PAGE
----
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Thursday, August 30, 2018

Peach Spoonbread


I've worked in or around restaurants nearly all my working life. My first job was at The Virginian Truck Stop where I did everything from clean the bathrooms to prep, bussing tables, and washing dishes. Even when my primary job was not with a restaurant, I would get part-time jobs at one to make extra cash. One of those part-time jobs was waiting tables at The Wayside Inn in Middletown, VA.

I worked there on weekends while working at a bank during the day and taking classes at college at night. It was good money. I met a few famous people in that little bit of time I was there. One Sunday morning, I think it was Easter Sunday, Gene Shalit and his family reserved the private dining room and I was their server. Gene was a movie and book critic for the Today Show for many years. I heard about Paul Newman and Tom Cruise being there, but I was not working that night. Apparently, they raced at a local race track near there. Other than that, I usually waited on visitors staying at the Inn and local business people.

The male waiters dressed in black pants, white tuxedo shirt, black tie, and cumberbund. The women wore long granny dresses and mop caps. It was an odd mix of uniform. The Inn had been known as the longest continuously operating Inn in America until one night the kitchen caught fire and they had to close for a few months. The original part of the Inn and dining rooms were fine.

 One evening, I had the last table of the night. When they left I had to clean up and turn off the lights in the kitchen. Everyone else was gone and the night clerk was waiting on me to finish up and close out. I headed across the dark dining room toward the bar where there was a short flight of stairs and a tiny hallway that took you right to the front desk of the Inn. Along that hallway was my favorite dining room. It was the original kitchen of the Inn, dating back to the late 1700's. As I got to the small flight of stairs and started down, a figure in white started up toward me! I screamed and it screamed back at me and then took off in the other direction down the hallway to the front. As it entered the light of the front desk I could see it was one of the waitresses. In the almost pitch dark of the stairs, all I could see was her white apron and cap and all she could see was my white shirt. We both thought one of the ghosts we had heard so much about had appeared before us. The front desk clerk had a bit of a fit over our screams, which were followed by almost uncontrollable laughter. When we screamed, we were directly under the main hallway for the guest rooms upstairs and he was sure we had woken everyone at the Inn. He got over it and the waitress and I walked each other out to our cars. Even though we knew we had only scared one another, we were both still a little skittish.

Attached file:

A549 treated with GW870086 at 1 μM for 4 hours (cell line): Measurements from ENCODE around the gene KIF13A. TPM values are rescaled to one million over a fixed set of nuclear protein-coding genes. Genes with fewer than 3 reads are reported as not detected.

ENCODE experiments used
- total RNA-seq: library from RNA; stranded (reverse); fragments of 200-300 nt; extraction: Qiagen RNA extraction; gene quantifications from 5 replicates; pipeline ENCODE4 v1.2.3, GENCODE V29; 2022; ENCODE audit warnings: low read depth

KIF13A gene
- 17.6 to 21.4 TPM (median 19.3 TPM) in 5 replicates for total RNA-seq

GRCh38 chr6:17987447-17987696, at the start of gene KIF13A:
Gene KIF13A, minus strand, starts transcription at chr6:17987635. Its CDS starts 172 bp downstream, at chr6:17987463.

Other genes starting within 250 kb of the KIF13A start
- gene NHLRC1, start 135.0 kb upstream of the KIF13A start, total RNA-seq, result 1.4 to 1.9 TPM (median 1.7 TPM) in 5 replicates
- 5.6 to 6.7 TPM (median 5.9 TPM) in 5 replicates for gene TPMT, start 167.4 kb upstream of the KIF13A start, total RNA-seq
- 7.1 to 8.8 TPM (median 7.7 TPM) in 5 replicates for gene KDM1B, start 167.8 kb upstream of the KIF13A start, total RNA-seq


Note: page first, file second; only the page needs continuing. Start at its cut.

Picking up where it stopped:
The small dining room which had been the original kitchen to the Inn. It still smelled like the wood that burned in the fireplace 200 years earlier.

I worked there twice while in college, with one of those runs being during the summer where I was able to pick up more shifts. When I returned for more weekends we had a new manager and he did not like me very much, or at least I thought. He was the one who assigned me to Gene Shalit's reservation, I never got to work the banquets, and it seemed I always had the tables furtherest from the kitchen. It turned out though that he felt I was one of the better servers and could handle a famous guest and his family, I could take care of the bigger tables in the front dining room. And, banquets were given to one main server and several people who just did what they were told. I thought they had it easy and always got done early and could go home. But the truth was they never made much money because it was the only round they had for the evening. So in hindsight, he did like me better, but I was too stupid to know it at the time. I had enough when one Sunday morning I got there to find out I was the only server and the Inn had been full the night before. That meant that I would have the entire restaurant to take care of myself. I did a foolish thing and walked out. I did squeeze the fresh orange juice, make the coffee and set the muffins in the warmer before I left though. I also left him a note on the board by the schedule to say I would not be back. He called me later that morning and of course was not happy with me for walking out, but mostly for leaving period. I regretted it a little and thought I would never just walk out on a job again. So, I have only done it twice more since then. I think I have it out of my system now though!